1. Question 1: Can this ruling be applied to cases other than contraception? What makes contraception different than other things?
  2. Question 2: How do you think this ruling will affect the debate over other women's rights issues, such as abortion or equal pay?

  3. Question 3: Specifically, what could this decision mean for young people still on their parent's insurance, whose parents work for these organizations?

  4. Question 4: If HHS (The Department of Health and Human Services) used a "fix" similar to what they did for non-profits, couldn't that be easily overturned by the next administration?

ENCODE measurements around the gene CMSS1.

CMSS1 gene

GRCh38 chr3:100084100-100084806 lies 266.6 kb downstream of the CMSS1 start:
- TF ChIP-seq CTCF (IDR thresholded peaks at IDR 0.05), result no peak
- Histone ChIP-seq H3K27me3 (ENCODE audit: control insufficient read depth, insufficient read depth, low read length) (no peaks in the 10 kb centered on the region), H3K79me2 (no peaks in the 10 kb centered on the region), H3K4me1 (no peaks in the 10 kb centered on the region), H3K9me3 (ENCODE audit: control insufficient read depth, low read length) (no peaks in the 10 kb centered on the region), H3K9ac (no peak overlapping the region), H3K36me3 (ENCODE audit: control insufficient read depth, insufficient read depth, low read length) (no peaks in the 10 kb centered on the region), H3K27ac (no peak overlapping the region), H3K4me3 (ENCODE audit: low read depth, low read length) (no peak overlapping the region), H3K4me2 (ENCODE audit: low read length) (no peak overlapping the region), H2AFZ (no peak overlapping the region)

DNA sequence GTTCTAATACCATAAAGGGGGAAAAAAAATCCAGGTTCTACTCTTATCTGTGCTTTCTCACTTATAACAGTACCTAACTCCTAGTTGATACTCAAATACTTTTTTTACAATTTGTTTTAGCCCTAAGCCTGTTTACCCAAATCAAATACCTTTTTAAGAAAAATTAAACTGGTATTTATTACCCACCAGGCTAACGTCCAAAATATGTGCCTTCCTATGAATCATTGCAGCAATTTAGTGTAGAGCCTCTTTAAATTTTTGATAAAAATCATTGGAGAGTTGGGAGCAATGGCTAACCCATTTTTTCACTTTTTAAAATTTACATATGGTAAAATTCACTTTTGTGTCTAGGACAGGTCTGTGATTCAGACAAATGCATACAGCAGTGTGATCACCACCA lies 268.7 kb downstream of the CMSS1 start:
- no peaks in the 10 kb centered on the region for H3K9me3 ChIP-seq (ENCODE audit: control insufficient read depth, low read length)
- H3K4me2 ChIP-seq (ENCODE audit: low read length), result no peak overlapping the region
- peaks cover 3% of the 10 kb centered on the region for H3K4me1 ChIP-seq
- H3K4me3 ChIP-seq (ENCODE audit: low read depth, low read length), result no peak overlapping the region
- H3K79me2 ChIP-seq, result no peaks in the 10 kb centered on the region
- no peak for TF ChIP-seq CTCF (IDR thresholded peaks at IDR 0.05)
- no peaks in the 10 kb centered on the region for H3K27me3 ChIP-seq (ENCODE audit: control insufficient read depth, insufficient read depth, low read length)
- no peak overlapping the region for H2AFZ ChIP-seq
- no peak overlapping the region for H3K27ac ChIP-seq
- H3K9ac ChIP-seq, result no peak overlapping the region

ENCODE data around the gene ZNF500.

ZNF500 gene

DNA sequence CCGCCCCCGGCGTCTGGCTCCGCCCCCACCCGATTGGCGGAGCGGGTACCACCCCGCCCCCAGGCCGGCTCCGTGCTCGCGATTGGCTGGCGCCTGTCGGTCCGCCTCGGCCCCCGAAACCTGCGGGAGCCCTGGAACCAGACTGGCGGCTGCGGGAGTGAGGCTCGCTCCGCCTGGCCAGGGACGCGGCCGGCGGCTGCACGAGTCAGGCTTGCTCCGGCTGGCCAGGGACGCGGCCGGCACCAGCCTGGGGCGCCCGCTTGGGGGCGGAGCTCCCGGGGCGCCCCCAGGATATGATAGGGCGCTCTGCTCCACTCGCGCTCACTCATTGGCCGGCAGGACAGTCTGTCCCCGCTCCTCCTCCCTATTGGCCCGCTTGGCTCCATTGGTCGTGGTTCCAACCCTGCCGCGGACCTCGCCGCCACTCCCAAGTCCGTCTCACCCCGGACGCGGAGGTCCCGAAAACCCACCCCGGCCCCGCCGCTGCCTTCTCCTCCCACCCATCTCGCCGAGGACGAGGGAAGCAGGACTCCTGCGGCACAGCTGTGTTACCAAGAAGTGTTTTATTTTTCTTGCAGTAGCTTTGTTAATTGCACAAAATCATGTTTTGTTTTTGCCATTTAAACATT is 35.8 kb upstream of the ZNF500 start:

5. Question 5: Does the Supreme Court decision also allow companies to not cover doctors visits for birth control prescriptions or insertion?
  6. Update: While the plaintiffs don't object to the well-woman visits themselves, Hobby Lobby and Conestoga Wood do object in their briefs to covering counseling for contraceptive methods to which they object, as the Guttmacher Institute's amicus brief points out. It's unclear how that would work in practice.  

  7. Question 6: Do you see this decision as a powerful argument for single-payer health care?
  8. Question 7: Did Hobby Lobby answer the question about covering these birth control methods, then not, in order to file this lawsuit? 
Read next page